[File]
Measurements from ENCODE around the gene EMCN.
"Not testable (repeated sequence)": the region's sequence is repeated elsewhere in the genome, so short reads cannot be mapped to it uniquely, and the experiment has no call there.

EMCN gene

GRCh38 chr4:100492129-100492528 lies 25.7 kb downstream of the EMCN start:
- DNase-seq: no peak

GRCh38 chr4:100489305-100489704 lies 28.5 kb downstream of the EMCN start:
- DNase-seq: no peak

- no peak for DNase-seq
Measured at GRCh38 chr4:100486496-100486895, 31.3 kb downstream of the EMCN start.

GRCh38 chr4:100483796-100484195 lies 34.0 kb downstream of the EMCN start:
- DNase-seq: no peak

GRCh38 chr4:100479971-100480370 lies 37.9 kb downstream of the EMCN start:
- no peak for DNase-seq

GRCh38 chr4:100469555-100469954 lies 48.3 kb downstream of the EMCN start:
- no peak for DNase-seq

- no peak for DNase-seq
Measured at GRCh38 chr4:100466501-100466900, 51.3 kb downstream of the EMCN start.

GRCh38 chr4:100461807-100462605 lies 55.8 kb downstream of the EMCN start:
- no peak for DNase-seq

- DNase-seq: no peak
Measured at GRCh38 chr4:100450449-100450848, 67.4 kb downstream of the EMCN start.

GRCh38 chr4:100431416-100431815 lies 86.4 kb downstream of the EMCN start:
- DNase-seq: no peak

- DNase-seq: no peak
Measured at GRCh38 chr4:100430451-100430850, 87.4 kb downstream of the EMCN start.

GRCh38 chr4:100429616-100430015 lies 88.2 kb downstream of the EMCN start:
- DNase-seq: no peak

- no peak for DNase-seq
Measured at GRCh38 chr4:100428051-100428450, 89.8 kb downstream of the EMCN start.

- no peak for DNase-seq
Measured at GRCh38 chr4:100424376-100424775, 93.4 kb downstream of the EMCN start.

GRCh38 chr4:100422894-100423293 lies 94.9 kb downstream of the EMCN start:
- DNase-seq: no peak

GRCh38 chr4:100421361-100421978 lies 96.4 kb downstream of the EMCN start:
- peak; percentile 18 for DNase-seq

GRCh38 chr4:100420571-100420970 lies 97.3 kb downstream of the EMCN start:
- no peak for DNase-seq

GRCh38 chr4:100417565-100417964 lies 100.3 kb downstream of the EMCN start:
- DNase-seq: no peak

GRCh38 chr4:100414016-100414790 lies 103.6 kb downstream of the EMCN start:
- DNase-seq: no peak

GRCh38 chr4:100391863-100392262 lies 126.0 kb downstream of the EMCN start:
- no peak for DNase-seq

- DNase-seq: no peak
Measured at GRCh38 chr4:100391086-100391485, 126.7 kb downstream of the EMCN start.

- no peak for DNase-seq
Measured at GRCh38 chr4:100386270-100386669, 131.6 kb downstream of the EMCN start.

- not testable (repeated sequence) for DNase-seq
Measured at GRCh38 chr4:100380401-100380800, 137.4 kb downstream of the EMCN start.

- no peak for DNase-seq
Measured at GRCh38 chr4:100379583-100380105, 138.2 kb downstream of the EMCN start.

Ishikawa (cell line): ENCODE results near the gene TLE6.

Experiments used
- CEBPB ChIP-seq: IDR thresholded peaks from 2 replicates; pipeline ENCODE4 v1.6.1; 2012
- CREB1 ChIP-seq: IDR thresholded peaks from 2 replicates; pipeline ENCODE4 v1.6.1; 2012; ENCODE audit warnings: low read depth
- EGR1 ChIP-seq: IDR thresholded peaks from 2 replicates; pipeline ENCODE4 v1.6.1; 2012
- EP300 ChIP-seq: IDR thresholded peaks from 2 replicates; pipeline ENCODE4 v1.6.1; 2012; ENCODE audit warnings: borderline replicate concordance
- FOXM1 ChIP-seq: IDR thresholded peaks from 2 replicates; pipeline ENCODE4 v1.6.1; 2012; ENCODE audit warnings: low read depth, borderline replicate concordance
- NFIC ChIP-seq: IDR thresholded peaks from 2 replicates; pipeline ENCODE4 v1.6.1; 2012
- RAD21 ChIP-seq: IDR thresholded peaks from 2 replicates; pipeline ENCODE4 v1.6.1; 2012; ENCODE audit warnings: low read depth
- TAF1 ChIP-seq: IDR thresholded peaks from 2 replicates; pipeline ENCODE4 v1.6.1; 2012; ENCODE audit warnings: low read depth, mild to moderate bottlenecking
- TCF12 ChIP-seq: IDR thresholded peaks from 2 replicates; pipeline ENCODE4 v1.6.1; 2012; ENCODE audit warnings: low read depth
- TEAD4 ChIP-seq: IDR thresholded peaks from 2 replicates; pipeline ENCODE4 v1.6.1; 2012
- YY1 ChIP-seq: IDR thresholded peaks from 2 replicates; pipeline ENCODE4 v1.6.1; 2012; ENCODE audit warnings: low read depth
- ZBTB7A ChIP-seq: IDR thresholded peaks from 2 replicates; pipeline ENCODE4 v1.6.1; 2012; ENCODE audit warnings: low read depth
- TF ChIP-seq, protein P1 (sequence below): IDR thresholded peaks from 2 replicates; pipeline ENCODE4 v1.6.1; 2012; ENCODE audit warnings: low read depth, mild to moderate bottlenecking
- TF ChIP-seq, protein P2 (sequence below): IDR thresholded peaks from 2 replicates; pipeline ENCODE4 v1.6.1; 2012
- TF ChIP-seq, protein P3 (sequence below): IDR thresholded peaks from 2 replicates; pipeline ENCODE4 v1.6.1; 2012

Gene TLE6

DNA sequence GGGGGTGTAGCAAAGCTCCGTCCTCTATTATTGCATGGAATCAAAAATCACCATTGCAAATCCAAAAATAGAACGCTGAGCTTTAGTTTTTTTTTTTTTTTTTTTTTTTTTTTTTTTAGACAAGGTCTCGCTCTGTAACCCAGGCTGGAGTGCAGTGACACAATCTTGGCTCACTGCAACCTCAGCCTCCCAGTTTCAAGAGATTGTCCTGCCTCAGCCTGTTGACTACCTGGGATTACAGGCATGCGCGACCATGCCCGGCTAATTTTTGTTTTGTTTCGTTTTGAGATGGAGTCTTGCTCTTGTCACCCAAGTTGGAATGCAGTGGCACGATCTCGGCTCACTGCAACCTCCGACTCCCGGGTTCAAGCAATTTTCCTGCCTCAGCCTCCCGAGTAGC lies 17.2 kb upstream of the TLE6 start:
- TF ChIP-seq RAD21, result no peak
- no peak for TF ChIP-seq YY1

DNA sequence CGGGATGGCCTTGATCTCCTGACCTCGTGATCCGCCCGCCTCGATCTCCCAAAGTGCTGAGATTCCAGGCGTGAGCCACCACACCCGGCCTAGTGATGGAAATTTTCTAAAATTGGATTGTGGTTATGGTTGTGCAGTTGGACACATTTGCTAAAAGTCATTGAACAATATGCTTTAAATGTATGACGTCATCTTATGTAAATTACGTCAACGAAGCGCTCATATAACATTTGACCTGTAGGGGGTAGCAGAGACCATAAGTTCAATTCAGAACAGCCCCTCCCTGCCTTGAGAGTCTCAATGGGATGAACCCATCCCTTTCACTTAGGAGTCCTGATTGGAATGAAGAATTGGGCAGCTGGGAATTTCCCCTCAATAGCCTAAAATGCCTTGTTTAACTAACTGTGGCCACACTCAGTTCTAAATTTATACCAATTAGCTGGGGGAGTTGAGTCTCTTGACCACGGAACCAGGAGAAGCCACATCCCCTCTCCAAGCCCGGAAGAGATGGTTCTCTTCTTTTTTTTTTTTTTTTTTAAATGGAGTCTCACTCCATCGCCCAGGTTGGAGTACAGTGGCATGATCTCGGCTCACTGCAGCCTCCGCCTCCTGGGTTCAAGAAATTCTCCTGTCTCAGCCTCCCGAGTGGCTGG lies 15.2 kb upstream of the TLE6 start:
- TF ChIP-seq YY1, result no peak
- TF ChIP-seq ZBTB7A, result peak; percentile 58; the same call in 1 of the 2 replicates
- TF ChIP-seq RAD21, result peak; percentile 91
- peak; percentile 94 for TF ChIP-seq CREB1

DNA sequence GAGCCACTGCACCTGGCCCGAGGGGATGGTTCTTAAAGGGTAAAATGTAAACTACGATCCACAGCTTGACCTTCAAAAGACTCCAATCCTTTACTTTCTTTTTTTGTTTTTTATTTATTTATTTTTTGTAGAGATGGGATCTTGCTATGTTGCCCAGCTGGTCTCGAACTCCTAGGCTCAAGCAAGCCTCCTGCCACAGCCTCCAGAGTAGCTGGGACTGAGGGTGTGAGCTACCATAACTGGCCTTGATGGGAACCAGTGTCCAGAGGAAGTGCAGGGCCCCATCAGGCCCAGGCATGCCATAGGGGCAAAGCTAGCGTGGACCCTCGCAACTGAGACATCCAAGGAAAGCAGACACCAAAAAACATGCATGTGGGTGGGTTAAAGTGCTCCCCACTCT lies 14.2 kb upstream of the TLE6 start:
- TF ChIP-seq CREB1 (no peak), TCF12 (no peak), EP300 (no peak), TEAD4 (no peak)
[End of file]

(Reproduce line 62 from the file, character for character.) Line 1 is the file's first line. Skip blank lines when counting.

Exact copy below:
- TCF12 ChIP-seq: IDR thresholded peaks from 2 replicates; pipeline ENCODE4 v1.6.1; 2012; ENCODE audit warnings: low read depth